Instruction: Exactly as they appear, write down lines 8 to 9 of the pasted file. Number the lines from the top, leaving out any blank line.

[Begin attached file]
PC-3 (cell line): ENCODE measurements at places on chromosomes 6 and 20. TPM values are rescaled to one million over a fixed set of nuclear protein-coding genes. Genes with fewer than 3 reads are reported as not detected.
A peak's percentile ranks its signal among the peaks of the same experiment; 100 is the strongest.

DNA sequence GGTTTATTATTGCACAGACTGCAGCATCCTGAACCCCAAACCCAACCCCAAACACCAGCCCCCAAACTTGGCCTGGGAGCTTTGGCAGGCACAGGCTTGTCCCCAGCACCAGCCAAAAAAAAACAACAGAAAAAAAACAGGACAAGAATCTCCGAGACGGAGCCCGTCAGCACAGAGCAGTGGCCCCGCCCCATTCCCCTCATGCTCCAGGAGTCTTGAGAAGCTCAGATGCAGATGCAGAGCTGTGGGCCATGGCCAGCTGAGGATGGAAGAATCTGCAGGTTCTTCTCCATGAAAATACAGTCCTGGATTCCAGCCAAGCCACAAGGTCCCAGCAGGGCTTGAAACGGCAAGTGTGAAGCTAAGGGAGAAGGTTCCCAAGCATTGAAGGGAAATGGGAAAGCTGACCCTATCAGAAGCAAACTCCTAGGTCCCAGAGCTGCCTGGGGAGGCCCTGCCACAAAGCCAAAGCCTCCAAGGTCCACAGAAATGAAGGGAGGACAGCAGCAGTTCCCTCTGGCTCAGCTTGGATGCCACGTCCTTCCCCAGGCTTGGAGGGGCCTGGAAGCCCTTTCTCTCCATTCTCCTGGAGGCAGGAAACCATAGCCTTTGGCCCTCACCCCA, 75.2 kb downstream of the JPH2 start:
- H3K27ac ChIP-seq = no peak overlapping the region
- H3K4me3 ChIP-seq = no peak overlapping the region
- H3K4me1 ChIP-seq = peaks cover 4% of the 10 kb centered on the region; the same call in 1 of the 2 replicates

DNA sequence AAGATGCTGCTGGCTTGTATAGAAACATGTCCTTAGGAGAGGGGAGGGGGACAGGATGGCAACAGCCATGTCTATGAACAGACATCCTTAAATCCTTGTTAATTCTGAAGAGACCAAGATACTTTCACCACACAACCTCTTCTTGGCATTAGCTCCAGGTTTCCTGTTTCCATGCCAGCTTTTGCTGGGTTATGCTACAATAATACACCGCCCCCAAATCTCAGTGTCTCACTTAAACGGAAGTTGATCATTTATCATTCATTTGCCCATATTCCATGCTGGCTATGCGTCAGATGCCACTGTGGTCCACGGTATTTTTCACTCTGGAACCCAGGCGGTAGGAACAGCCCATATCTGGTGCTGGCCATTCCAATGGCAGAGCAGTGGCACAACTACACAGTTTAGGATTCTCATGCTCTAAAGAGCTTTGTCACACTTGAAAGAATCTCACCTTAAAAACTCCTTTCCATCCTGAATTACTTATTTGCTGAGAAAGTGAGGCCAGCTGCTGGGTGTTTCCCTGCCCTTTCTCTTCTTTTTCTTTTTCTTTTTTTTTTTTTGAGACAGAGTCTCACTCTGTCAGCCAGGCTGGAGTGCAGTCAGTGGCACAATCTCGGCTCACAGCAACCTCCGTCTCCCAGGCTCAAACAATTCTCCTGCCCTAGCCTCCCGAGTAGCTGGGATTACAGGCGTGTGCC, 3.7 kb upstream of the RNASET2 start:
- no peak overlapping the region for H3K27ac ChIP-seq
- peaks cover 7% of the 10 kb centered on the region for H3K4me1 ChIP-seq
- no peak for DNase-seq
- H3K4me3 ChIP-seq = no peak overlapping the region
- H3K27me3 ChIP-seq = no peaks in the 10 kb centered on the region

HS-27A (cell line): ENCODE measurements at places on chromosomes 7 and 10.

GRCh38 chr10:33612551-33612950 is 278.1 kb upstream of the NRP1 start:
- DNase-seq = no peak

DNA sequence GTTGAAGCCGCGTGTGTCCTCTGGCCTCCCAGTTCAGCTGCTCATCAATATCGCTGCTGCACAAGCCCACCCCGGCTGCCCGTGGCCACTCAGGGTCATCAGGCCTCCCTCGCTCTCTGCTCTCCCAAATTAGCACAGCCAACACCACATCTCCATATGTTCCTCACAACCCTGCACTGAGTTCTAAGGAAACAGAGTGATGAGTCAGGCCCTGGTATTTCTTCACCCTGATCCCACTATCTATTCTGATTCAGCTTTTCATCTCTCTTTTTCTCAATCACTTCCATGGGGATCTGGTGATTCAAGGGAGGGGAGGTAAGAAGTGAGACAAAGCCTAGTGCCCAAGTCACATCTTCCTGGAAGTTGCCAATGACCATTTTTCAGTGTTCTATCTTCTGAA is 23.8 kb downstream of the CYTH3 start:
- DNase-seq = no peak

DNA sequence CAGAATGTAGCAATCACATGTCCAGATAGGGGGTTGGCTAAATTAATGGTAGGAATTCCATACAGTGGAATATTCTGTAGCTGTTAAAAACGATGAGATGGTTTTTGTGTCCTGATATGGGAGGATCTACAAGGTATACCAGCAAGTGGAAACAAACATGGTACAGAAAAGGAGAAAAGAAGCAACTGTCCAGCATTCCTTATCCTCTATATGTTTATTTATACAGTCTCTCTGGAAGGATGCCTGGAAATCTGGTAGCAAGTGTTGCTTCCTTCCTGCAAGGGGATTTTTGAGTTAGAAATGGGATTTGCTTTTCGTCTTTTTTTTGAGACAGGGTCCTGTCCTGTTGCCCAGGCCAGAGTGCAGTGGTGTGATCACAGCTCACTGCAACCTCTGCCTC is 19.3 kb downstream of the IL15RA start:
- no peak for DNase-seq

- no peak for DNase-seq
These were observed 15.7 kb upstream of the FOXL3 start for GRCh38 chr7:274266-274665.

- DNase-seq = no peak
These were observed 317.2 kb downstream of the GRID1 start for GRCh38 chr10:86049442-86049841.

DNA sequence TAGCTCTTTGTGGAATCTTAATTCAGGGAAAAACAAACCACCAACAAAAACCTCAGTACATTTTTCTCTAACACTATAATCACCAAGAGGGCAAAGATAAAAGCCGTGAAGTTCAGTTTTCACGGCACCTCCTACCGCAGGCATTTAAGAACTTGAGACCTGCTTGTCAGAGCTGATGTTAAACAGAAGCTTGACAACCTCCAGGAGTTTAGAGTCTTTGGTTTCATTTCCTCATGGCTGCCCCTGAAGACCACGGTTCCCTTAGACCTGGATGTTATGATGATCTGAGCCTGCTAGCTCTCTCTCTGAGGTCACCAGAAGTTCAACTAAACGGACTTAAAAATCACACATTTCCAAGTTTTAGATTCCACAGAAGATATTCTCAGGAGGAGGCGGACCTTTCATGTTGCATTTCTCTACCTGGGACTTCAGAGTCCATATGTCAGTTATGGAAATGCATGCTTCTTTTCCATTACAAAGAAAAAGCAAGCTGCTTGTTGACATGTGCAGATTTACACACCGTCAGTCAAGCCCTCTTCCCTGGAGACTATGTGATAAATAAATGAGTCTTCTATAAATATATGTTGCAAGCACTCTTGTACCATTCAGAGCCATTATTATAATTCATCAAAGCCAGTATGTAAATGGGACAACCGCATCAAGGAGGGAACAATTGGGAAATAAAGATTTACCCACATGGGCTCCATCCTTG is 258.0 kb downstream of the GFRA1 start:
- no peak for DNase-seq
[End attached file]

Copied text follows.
- no peak overlapping the region for H3K27ac ChIP-seq
- peaks cover 7% of the 10 kb centered on the region for H3K4me1 ChIP-seq